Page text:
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Say Hello To Maestro: The Keurig Of Fresh Food

Say Hello To Maestro: The Keurig Of Fresh Food

by Brad MerrillSeptember 4, 2015

maestro foodKeurig has changed the way people think about coffee, streamlining the experience to make it simpler than ever before. Just pop in a coffee pod, press a button, and within minutes you’ve got a perfect cup of Joe. But what if the same principles could be applied to food?

Chicago startup Maestro is taking on that challenge with a new countertop appliance that turns raw ingredients into a complete meal, all by itself. Using it is actually quite similar to using a Keurig coffee maker: you buy ingredient pods called M-Pots, which contain fresh, raw ingredients; drop each pod into one of Maestro’s three compartments; and after 10–30 minutes, enjoy a delicious, perfectly prepared meal—no prep or cleanup required. Welcome to the future.

Behind Maestro are co-founders David Rabie and Bryan Wilcox. David (CEO) recently graduated with his MBA from the University of Chicago Booth School of Business, where he worked part-time for Foundation Capital, ran the Entrepreneurship club, and interned at Google for the summer. Before attending Booth, David co-founded Draftpedia, a mobile sports encyclopedia app that ultimately failed but gave him a taste for technology and the startup ecosystem. Bryan (CTO) is the founder and president of The Product Manufactory, a product development firm in Champaign, IL, where he has worked on projects with similar demands in the realm of packaging and IoT. Going forward, he’s likely to transition from running The Product Manufactory into a full-time role at Maestro. Bryan finished his PhD in Mechanical Engineering at Illinois in 2011, and he has has since gained industry experience at General Electric, Northrup Grumman, and John Deere.

“Demand for fresh, healthy food is skyrocketing just as Americans are more pressed for time than ever before,” David tells me. “Many solutions have arisen to address this problem, including meal delivery services (e.g., Sprig, Munchery, GrubHub), ingredient delivery services (Blue Apron, Plated), fast casual restaurants (Chipotle), and smart cooking tools (Nomiku, Flatev). But as of today, if you want to enjoy a complete, fresh, home-cooked meal without cooking or cleaning, you’ll have to hire a private chef. That’s where Maestro comes in.”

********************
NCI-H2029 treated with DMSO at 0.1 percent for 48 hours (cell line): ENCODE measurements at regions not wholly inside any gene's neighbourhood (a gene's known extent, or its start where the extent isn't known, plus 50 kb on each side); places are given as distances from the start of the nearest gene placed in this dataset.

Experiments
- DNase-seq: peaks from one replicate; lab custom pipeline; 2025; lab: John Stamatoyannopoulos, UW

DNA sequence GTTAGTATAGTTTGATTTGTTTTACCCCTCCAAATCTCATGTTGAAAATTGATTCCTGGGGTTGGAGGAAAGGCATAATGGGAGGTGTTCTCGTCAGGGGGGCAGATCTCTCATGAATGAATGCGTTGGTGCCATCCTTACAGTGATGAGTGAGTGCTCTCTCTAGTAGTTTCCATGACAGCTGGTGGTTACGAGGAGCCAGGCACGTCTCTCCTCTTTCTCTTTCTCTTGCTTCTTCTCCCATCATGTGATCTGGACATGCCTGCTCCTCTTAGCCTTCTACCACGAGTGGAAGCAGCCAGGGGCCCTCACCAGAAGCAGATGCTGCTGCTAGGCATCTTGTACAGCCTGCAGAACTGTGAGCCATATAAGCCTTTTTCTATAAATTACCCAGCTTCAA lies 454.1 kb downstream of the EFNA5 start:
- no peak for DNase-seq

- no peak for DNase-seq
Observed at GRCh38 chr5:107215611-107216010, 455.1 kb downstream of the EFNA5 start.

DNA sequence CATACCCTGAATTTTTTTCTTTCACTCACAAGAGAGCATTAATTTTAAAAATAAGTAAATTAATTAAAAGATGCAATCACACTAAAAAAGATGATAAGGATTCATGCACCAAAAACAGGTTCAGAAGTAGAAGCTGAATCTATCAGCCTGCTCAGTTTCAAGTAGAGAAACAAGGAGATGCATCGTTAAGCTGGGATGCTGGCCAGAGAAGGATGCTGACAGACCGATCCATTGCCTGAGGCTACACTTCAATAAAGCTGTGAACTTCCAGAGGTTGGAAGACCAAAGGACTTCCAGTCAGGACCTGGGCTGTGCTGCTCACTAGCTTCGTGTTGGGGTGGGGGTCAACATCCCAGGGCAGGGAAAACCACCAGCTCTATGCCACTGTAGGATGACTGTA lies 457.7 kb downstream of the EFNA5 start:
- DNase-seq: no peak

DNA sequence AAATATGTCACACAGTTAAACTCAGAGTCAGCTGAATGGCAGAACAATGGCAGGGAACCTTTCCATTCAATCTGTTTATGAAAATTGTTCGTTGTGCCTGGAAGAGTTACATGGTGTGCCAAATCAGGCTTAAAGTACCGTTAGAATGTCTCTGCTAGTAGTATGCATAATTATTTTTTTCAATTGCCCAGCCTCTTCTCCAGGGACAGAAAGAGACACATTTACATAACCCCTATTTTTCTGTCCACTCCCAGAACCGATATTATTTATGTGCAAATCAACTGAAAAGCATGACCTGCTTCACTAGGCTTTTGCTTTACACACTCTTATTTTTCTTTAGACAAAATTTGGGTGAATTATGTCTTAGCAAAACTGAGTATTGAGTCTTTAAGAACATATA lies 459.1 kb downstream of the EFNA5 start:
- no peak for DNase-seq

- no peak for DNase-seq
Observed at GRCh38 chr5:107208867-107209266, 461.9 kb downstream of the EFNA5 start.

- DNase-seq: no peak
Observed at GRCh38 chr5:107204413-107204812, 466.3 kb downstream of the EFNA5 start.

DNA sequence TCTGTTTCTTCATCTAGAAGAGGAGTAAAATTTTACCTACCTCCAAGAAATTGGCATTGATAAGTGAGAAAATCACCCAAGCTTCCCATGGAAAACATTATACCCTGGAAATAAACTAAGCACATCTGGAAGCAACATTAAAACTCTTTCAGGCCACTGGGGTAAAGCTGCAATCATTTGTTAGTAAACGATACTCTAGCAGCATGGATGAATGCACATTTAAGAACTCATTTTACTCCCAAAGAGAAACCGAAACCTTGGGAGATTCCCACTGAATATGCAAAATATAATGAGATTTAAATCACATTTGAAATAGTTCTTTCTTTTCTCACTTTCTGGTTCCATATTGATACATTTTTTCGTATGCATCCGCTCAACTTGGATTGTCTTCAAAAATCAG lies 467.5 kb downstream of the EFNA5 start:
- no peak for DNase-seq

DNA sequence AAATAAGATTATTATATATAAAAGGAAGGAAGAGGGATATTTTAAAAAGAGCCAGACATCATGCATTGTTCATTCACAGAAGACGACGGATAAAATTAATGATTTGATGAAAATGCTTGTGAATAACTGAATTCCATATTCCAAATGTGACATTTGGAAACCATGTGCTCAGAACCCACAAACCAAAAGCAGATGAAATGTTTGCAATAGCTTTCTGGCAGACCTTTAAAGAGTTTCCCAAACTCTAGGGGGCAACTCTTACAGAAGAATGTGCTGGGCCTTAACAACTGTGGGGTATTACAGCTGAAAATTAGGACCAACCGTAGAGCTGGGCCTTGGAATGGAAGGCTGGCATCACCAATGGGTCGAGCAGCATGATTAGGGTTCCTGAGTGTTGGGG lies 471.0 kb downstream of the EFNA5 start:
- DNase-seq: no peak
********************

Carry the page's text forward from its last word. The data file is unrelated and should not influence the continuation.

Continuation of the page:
Maestro will make use of food partners—starting with grocery delivery service Peapod and specialty grocer Mariano’s—to source, prepare, and package ingredients before stocking or delivering M-Pots to customers.

Each M-Pot is fitted with a barcode that tells Maestro exactly how to cook the food—by baking, boiling, or steaming—and for how long. Within half an hour, you’ve got a hot and ready meal waiting for you—and thanks to the disposable M-Pots, cleanup is a breeze.

Maestro participated in Booth’s New Venture Challenge, which has risen to prominence thanks to the success of GrubHub and Braintree, both of which also came out of the program.

“It was about a 6-month process that winnowed 90 companies down to 30 and then down to 10 and finally down to one winner,” says David. “And we took our business from just an idea to a well refined business model, a prototype, awesome partnerships with Mariano’s and Peapod, lots of data from potential customers and even some deposits.

“The actual day of the presentation was one of the highlights of my academic career. We spent weeks preparing to present to a panel of 25 judges, made up of successful entrepreneurs, VCs and businesspeople. We prepared a meal in our machine during the event – and we served food to all the judges. Fortunately, they liked it! And they liked our pitch. So we walked away with a $70,000 prize and a ton of momentum going into the summer.”


Maestro will officially launch in 9–12 months in Chicago, which will help the company test its assumptions and gather data and feedback. After that, David says they plan to raise additional capital to start manufacturing Maestro at scale.

The machine itself will cost $300–400. Meals, which consist of three M-Pots, will cost $9–13.

I asked David about his goals for the future, and he said he likes to take Maestro one day at a time and enjoy the ride. “I found an amazing co-founder and CTO and am relishing the experience of working with someone that has true technical chops. While fundraising can be a slog, it also offers the opportunity to meet with some amazingly smart, experienced and unique people. So I’m doing my best to learn as much as I can throughout the fundraising process. Big picture, my goal is to get beautiful Maestros on countertops across the country and find ways to not only serve tasty and healthy home-cooked meals to people, but to make them affordable and accessible for the masses.”

If you’d like to stay in the loop about Maestro and be among the first to get one, you can sign up for updates here.

About The Author
Brad Merrill
Brad Merrill is the founder and former editor of VentureBreak.